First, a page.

Last February, the City of Chicago designated 2017 the Year of Public Art (YOPA) and promoted a number of initiatives to bring new art throughout the city, including the second run of the Chicago Architecture Biennial from September 2017 to January 2018. As part of YOPA, the City announced a plan to illuminate the 25 story facade of the historic Merchandise Mart building earlier this year. Now completed, “Art on theMART” is the largest permanent digital display in the United States and is part of a growing list of cities utilizing digital art as part of public art initiatives.
The City of Chicago will debuting the installation on September 29th, 2018 with digital art by Diana Thater, Zheng Chongbin, Jason Salavon, and Jan Tichy. Each artist’s work features digital work such as short films and the artists featured include local School of the Art Institute and University of Chicago faculty, Tichy and Salavon.
The first program will run for approximately two hours a day from Wednesday to Sunday throughout year, except during January and February, though the format remains flexible. This allows the installation to adapt, changing content or style depending on the artist or the City’s needs. Art on theMART executive director and art historian, Cynthia Noble, will curate future work to be displayed including contributions from local Chicago artists alongside representatives from the Merchandise Mart’s owner, Vornado Realty Trust, as well as the City and the local arts community.
The installation is part of a growing trend in cities across the US, though it will be one of the first permanent digital displays, joining others such as ConvergenceLA - located on the Metropolis LA building - in Los Angeles.
ConvergenceLA utilizes a 20’x97’ screen to project a changing, real-time piece created in a collaboration between Refik Anadol studio and Narduli Studio. The installation is interactive and fuses the built environment, art, and technology. The screen is included in the facade of Metropolis LA and is active 12 hours a day, presenting a constantly changing narrative composed of “real-time demographic, astronomical, oceanographic, tectonic, and climate data streams” as well as “social media posts, traffic, and news feeds” gathered from data local to Los Angeles, according to the artists.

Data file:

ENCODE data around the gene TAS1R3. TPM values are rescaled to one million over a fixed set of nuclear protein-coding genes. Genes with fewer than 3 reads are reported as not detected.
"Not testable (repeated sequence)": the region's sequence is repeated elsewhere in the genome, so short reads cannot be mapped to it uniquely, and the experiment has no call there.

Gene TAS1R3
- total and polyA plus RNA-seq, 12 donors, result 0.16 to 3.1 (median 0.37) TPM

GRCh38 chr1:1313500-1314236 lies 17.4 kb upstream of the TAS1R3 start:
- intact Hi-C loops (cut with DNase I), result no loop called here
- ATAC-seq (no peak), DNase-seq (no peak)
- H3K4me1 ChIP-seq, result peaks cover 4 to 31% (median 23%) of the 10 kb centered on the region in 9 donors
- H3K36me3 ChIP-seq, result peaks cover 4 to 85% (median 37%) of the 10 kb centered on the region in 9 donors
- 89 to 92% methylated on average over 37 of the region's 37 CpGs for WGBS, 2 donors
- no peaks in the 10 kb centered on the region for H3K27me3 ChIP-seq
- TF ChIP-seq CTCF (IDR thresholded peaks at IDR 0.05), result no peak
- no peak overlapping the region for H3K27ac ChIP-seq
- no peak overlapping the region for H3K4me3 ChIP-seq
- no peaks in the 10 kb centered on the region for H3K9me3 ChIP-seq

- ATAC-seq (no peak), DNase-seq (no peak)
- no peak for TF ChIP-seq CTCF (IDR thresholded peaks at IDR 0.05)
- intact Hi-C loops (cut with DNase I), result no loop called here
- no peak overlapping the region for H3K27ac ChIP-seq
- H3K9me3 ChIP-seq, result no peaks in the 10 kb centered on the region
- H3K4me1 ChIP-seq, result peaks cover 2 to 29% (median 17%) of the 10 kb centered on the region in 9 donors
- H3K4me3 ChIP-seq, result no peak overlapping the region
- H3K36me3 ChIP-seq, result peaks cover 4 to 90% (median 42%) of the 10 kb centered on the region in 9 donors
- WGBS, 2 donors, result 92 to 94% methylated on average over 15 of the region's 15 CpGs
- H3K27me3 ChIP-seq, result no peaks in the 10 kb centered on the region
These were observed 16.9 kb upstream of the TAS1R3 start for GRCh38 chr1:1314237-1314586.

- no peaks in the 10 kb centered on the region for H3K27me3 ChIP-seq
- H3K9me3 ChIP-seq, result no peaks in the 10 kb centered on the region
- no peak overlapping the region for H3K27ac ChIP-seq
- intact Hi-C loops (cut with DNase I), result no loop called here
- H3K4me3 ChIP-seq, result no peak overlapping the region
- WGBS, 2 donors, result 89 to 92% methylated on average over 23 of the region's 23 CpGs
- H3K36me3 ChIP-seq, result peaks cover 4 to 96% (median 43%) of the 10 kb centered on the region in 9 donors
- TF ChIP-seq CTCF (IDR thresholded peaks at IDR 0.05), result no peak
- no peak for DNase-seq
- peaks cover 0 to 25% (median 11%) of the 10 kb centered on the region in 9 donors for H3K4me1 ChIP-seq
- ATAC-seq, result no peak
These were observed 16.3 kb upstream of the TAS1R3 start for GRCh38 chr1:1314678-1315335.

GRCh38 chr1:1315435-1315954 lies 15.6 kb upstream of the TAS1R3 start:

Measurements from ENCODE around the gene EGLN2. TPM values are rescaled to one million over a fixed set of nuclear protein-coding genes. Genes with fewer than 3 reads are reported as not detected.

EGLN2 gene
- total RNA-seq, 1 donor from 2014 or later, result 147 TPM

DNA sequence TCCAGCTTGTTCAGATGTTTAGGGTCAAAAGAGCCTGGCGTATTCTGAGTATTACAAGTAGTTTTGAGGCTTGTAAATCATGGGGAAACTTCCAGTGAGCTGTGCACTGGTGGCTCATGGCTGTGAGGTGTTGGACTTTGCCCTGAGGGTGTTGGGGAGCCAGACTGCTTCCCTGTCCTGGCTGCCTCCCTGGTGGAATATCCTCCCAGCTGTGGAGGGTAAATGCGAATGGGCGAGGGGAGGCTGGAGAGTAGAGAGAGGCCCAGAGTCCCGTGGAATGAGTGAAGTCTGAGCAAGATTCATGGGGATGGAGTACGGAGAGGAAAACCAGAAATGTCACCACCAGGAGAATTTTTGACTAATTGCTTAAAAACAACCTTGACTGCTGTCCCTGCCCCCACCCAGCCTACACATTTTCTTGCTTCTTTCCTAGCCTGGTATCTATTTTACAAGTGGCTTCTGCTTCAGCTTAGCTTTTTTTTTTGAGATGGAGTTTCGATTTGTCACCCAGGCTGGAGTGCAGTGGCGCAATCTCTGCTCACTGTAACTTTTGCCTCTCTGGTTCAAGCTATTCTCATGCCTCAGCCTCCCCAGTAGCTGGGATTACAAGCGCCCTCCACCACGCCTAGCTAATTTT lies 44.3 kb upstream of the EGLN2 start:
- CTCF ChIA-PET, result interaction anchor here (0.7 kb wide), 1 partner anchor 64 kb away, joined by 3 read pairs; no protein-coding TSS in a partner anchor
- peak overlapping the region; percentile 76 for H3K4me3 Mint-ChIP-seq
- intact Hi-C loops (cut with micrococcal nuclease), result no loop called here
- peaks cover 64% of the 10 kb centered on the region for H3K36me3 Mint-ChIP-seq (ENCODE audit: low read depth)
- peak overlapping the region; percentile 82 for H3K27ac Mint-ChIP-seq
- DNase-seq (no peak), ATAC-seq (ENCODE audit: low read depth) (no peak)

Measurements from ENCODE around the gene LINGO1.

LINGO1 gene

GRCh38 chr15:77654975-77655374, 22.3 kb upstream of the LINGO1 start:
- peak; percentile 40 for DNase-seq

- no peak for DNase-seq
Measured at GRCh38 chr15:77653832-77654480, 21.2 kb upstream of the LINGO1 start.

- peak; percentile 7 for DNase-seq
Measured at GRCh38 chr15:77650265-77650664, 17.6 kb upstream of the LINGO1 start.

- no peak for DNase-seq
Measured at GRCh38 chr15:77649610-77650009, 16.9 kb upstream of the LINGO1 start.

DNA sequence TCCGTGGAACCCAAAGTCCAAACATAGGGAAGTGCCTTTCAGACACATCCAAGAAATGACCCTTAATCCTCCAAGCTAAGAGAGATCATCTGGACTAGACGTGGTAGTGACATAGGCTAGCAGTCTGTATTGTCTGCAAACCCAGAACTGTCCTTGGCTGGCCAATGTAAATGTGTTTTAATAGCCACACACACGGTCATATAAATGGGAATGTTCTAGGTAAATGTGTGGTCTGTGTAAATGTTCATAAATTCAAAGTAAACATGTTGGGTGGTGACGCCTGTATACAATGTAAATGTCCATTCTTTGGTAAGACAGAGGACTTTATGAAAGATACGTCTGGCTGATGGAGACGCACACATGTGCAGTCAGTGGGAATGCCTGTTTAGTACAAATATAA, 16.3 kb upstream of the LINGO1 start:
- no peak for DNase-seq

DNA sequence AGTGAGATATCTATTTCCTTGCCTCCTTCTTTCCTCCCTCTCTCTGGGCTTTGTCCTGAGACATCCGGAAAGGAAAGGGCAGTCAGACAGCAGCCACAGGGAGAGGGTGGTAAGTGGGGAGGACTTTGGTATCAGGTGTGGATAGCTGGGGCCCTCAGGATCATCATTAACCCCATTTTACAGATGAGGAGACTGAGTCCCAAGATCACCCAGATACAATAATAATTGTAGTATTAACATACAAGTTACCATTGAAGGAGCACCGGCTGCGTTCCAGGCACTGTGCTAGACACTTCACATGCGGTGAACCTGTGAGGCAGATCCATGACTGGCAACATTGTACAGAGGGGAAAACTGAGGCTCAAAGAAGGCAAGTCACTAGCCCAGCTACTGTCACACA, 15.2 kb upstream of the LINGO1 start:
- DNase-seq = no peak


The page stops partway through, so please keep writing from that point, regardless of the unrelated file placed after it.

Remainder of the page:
The piece’s narrative is constantly changing and interactive, allowing the public to access additional content using a QR code or through a dedicated website that curates selections from the material broadcast.
Unlike ConvergenceLA, however, Art on theMART will use the entirety of the 2 ½ acre front of the Merchandise Mart as a canvas. Helmed by San Francisco-based Obscura Digital, the firm is partnering with Chicago firm Valerio Dewalt Train Associates to bring the projection to the Chicago riverfront.
Obscura Digital is responsible for similar projects including temporary projections at the Empire State Building, Guggenheim Museum, the Sydney Opera House, and the Vatican. Usually, permanent installations are built using LED screens such as the one utilized by ConvergenceLA. The Merchandise Mart will be uniquely illuminated using “34 projectors mounted above the Riverwalk just east of the tower of the Franklin and Wacker bridge,” according to the Chicago Tribune. The installation will be visible from the Riverwalk as well as from Wacker Drive and is part of an ongoing revitalization of the Chicago River.
A cornerstone of the Riverwalk illumination project, the installation will complement the existing riverwalk’s “rooms” and public spaces - designed to create a second waterfront for residents and a gathering place along a new linear park - and the surrounding buildings’ own illumination efforts.
The Burnham Chicago team is proud to be a part of the project team bringing the groundbreaking installation to Chicago.
Since the project is adjacent to the Chicago River, and requires construction of an enclosed platform to house the projectors, multiple agencies must approve the project including the Chicago Department of Buildings and the Chicago Department of Transportation. Submittals for harbor and bridge permitting are necessary, and the project must also be approved by the Chicago City Council, in what will be a 30-year agreement to light up the front of the Art Deco building.
Opening night will feature a live DJ, a lantern procession, and a pyrotechnic show on the Riverwalk. Projector testing has been ongoing for the last two weeks, with over 34 projects now permanently installed across the Chicago River. Obscura Digital will also intersperse the curated works with their own imagery and contributions throughout the life of the project.
The Merchandise Mart illumination may help spur similar projects across the city, including those like the Wabash Lights, an interactive illumination of the CTA’s infrastructure that debuted as a trial in 2016. We look forward to seeing iconic Chicago architecture bring visitors and residents closer to Chicago artists in a fusion of built environment and technology.
This post was last updated Tuesday, September 4th, 2018.